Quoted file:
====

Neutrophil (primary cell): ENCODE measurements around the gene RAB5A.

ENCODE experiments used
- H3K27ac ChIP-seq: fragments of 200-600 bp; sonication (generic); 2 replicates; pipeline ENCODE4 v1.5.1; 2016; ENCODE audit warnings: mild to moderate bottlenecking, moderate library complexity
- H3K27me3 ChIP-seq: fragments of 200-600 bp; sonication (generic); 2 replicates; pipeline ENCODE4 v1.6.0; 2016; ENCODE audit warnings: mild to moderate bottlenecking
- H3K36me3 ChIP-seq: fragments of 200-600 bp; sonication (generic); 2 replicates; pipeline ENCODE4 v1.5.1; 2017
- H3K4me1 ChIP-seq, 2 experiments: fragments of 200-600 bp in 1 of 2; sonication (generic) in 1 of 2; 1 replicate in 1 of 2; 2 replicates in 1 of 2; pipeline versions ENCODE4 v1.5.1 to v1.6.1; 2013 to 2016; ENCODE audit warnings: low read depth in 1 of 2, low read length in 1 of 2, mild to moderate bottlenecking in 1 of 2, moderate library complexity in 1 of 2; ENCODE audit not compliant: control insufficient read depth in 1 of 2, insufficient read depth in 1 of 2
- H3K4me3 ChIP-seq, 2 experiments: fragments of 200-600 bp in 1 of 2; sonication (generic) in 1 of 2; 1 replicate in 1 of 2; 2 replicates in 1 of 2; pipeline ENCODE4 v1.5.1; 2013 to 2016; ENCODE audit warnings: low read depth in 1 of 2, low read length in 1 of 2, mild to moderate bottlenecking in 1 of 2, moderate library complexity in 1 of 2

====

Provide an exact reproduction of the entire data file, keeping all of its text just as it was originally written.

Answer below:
Neutrophil (primary cell): ENCODE measurements around the gene RAB5A.

ENCODE experiments used
- H3K27ac ChIP-seq: fragments of 200-600 bp; sonication (generic); 2 replicates; pipeline ENCODE4 v1.5.1; 2016; ENCODE audit warnings: mild to moderate bottlenecking, moderate library complexity
- H3K27me3 ChIP-seq: fragments of 200-600 bp; sonication (generic); 2 replicates; pipeline ENCODE4 v1.6.0; 2016; ENCODE audit warnings: mild to moderate bottlenecking
- H3K36me3 ChIP-seq: fragments of 200-600 bp; sonication (generic); 2 replicates; pipeline ENCODE4 v1.5.1; 2017
- H3K4me1 ChIP-seq, 2 experiments: fragments of 200-600 bp in 1 of 2; sonication (generic) in 1 of 2; 1 replicate in 1 of 2; 2 replicates in 1 of 2; pipeline versions ENCODE4 v1.5.1 to v1.6.1; 2013 to 2016; ENCODE audit warnings: low read depth in 1 of 2, low read length in 1 of 2, mild to moderate bottlenecking in 1 of 2, moderate library complexity in 1 of 2; ENCODE audit not compliant: control insufficient read depth in 1 of 2, insufficient read depth in 1 of 2
- H3K4me3 ChIP-seq, 2 experiments: fragments of 200-600 bp in 1 of 2; sonication (generic) in 1 of 2; 1 replicate in 1 of 2; 2 replicates in 1 of 2; pipeline ENCODE4 v1.5.1; 2013 to 2016; ENCODE audit warnings: low read depth in 1 of 2, low read length in 1 of 2, mild to moderate bottlenecking in 1 of 2, moderate library complexity in 1 of 2